A League 2 blog with an overwhelmingly pro-Torquay United bias
Recap of last season
The Gulls’ young side surprised everyone by reaching the playoffs, playing an attractive passing style which belied their modest budget, but couldn’t break down Stevenage in the final. Manager Paul Buckle wasted no time in departing for Bristol Rovers thereafter, taking several key players with him and leaving his replacement Martin Ling with some urgent recruiting to do.
I’m sure that Paul Buckle’s failure to tie goalkeeper Scott Bevan and on-loan midfielder Craig Stanley to long-term deals towards the end of his reign has nothing to do with them both joining him at Bristol Rovers for free over the summer. A similar reluctance to extend the stay of player of the season Guy Branston has allowed him to depart for Bradford, while Buckle came back to liberate top-scoring winger/striker Chris Zebroski for a suspiciously undisclosed fee. Back-up goalkeeper Danny Potter has also moved on.
One disappointing season at Cambridge aside, Martin Ling has a strong track record and has already coaxed vastly improved performances from some of his fringe players in pre-season. While he’ll have a point to prove, he’s under no pressure from the Board to repeat last season’s promotion challenge, which should relax both staff and players alike while helping the new squad to settle. Perhaps due to their remote location, the Gulls have a strong record at Plainmoor and few sides created more chances last season. Their tendency to go on runs (admittedly a double-edged sword) could see a late surge up the table.
Drawing one of the division’s smallest crowds creates obvious budgetary constraints: bad luck with injuries or the departure of a few stars could expose a lack of squad depth. The number of new faces this season could mean a shaky start while the side gels and Ling refines his tactics. Under Buckle, Gulls were prone to giving away too many needless fouls and shipping late goals, so the new manager will have to iron out these costly habits. There’s also the possibility that a few of the necessary gambles on unproven youngsters and non-league players fail to come off. As alluded to above, a propensity for going on runs works both ways: this is still a young team and heads could well drop if things aren’t going well.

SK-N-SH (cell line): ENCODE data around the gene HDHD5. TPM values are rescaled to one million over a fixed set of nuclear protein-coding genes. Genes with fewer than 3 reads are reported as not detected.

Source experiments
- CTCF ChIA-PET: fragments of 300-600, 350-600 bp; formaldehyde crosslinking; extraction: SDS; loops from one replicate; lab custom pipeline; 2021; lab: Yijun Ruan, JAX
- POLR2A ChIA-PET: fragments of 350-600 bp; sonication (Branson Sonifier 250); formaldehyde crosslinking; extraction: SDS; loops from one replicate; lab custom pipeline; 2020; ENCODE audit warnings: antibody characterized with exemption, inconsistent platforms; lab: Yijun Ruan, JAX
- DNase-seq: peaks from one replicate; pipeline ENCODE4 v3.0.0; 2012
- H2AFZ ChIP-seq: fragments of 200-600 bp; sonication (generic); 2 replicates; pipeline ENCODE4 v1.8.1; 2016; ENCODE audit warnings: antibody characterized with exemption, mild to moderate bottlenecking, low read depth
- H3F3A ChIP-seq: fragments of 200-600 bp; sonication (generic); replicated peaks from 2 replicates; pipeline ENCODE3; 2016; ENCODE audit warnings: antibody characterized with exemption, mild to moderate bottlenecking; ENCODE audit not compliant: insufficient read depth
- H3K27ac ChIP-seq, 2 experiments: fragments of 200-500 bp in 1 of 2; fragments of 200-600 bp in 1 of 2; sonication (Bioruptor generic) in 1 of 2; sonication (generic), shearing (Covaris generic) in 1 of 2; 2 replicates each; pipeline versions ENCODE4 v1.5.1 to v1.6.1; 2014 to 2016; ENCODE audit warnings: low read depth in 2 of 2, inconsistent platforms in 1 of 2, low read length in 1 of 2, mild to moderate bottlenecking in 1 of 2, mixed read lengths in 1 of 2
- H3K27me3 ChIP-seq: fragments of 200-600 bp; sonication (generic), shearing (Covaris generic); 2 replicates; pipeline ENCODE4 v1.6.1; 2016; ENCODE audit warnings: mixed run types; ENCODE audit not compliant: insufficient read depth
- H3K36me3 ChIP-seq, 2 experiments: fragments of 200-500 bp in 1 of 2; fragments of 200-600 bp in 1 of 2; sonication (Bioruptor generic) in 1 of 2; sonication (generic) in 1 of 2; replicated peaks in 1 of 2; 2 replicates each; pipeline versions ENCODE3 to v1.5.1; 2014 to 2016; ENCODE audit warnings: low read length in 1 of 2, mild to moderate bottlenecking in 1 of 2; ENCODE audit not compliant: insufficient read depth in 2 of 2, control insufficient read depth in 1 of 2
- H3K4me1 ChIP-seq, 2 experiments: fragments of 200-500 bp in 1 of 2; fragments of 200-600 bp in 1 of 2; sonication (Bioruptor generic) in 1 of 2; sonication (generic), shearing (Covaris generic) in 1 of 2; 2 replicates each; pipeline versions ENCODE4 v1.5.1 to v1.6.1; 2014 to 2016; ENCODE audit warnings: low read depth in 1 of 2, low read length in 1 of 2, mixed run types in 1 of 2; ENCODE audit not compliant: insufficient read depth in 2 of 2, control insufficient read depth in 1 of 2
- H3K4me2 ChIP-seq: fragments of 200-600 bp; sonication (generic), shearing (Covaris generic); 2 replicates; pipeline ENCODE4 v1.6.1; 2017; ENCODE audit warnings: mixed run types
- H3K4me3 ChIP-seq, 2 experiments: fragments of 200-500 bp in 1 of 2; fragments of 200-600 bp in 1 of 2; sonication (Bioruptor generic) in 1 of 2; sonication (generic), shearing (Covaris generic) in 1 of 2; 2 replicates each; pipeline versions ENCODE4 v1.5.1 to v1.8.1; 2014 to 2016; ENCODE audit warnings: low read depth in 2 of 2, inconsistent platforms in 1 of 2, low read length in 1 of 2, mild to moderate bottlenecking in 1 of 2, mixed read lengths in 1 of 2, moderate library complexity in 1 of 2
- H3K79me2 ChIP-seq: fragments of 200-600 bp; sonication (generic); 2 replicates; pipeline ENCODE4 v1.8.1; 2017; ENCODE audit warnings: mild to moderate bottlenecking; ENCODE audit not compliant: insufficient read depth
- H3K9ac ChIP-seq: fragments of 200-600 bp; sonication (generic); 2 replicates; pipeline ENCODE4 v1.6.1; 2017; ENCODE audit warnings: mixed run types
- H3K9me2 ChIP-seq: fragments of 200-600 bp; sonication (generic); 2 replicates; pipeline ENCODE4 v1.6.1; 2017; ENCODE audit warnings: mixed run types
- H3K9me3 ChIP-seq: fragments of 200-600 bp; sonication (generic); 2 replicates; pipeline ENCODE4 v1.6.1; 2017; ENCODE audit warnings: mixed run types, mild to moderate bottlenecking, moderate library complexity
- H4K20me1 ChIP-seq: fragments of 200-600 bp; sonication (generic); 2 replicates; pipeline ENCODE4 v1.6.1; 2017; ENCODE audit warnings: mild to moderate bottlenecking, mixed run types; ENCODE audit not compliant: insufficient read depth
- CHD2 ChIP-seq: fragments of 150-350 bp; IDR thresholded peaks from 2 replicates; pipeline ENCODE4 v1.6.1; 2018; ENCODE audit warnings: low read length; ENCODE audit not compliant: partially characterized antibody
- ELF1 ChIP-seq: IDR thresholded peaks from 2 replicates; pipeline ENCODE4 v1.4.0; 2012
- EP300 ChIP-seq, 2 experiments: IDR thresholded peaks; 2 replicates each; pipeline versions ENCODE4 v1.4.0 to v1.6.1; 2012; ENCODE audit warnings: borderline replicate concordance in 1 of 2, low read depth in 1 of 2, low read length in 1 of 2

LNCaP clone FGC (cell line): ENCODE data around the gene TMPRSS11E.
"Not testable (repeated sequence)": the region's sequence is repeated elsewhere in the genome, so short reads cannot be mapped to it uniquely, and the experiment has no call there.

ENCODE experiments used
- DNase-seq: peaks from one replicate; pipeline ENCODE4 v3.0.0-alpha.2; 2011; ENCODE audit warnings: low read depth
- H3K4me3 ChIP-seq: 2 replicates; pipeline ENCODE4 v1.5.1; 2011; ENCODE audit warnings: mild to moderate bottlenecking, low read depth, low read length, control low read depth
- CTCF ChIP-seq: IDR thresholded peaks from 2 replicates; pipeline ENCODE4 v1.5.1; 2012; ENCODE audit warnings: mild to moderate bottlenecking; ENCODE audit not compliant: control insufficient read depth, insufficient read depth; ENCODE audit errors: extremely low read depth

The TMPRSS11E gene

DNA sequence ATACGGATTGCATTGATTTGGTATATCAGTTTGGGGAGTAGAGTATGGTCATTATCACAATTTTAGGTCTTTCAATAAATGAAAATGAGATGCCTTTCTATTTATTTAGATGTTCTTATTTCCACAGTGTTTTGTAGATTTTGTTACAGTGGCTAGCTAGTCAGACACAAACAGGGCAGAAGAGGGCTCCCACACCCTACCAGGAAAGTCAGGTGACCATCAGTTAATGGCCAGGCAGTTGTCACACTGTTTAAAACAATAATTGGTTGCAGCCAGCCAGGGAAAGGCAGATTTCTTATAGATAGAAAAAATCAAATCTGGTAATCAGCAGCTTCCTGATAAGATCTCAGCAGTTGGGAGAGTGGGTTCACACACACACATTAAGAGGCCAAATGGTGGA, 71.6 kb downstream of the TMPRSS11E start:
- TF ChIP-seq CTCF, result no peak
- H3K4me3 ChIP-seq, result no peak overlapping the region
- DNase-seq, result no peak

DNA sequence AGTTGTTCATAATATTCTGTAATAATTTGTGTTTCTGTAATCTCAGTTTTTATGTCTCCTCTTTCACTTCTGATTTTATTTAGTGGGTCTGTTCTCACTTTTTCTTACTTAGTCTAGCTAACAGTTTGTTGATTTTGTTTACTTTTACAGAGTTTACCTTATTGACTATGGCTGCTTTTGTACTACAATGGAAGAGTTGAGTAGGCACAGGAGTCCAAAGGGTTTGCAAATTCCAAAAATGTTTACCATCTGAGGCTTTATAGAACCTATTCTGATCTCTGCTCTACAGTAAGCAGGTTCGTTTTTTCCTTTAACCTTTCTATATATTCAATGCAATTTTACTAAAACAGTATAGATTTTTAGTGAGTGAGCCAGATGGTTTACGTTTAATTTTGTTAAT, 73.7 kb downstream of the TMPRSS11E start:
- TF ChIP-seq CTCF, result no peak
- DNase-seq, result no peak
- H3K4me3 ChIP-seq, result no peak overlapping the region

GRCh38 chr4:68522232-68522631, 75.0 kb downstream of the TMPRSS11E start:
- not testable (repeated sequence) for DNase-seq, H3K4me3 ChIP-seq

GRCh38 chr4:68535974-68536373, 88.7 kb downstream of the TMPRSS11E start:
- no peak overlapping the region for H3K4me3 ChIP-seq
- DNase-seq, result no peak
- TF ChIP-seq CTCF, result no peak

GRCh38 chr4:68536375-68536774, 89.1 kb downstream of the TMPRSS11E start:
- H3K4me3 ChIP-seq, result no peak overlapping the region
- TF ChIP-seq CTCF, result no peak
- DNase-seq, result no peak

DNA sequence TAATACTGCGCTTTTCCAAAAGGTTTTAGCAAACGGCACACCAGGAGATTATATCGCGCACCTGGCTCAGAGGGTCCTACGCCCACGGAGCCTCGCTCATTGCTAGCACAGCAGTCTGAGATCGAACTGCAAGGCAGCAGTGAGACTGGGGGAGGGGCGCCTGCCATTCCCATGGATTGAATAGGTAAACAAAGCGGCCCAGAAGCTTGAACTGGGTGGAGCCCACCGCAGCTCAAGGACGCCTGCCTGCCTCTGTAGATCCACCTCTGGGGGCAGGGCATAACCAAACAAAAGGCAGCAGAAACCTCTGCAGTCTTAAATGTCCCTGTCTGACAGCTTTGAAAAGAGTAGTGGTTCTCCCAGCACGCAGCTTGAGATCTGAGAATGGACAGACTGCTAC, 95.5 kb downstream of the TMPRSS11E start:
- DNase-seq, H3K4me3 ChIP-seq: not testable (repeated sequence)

Eunan O’Kane – a young attacking midfield all-rounder with great technique, vision, passing range and a decent shot. This could be the year he sets the division alight, particularly if his understanding with fellow Northern Ireland Under 21 international Billy Kee continues to develop. If he picks up where he left off last season, Gulls will do well to hang onto him.
One to watch
Saul Halpin – an exciting young left winger with an eye for goal who broke into the first team squad from the youth system last season. Halpin is held in high regard by his team-mates and has already attracted interest from Championship clubs. The departure of several players ahead of him in the pecking order means he should get his chance to stake a regular starting place this time around.
A mid-table finish is a realistic hope in what will be a transitional season. Expect a stuttering start to the campaign while the new manager and players get used to each other, but don’t rule out a late upwards surge if Ling can harness the obvious potential of his younger charges.
Ben: I’m backing Martin Ling to get the best out of us, but a repeat of last season may be too much of a stretch. Just outside the play-offs. (EDIT: Ignore everything after this sentence)
Danny: Maybe a transitional season in mid-table for the Gulls (sorry Ben!)
Maxi: As Danny, transition for the Gulls. Mid table at best.
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